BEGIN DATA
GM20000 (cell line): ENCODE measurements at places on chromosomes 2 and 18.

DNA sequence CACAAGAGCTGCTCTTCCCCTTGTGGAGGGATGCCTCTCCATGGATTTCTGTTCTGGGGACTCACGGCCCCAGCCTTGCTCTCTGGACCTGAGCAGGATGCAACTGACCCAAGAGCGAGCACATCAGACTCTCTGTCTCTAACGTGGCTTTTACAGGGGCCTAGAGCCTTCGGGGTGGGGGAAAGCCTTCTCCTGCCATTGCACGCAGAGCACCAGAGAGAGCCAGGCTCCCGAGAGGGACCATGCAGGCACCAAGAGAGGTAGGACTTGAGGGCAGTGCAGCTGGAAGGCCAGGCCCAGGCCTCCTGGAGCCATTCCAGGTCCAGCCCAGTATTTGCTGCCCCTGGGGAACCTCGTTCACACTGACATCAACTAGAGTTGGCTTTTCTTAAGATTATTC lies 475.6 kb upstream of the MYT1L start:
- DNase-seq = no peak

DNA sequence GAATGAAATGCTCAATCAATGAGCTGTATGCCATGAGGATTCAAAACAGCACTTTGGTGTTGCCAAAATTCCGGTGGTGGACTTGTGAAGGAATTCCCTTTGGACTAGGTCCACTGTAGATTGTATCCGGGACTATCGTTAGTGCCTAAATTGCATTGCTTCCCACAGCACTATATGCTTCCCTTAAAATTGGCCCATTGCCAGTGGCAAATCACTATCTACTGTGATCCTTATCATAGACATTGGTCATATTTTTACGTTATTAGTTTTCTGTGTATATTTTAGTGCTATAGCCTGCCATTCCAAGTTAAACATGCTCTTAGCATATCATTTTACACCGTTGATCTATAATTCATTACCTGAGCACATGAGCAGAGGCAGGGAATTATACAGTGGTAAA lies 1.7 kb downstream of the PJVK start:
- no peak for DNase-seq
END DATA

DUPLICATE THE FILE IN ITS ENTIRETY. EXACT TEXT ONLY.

GM20000 (cell line): ENCODE measurements at places on chromosomes 2 and 18.

DNA sequence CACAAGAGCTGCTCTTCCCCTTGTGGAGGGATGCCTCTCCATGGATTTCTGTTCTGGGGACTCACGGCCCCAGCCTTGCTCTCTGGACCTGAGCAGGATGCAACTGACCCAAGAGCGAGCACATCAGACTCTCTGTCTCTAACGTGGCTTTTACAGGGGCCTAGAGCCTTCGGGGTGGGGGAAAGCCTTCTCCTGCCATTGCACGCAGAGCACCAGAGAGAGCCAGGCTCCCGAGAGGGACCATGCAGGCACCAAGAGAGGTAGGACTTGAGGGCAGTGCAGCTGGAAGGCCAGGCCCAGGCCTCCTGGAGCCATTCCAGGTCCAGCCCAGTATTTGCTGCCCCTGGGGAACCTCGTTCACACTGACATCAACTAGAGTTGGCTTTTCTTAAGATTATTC lies 475.6 kb upstream of the MYT1L start:
- DNase-seq = no peak

DNA sequence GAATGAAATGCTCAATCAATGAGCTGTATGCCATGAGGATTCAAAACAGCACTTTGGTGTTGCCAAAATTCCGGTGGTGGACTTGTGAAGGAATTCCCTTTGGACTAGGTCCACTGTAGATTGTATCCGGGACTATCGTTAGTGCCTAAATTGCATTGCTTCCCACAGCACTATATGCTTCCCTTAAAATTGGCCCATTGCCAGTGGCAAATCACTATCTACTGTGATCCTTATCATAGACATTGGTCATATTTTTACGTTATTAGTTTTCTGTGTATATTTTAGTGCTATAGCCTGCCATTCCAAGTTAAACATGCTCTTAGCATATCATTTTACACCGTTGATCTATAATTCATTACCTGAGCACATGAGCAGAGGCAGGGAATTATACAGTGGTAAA lies 1.7 kb downstream of the PJVK start:
- no peak for DNase-seq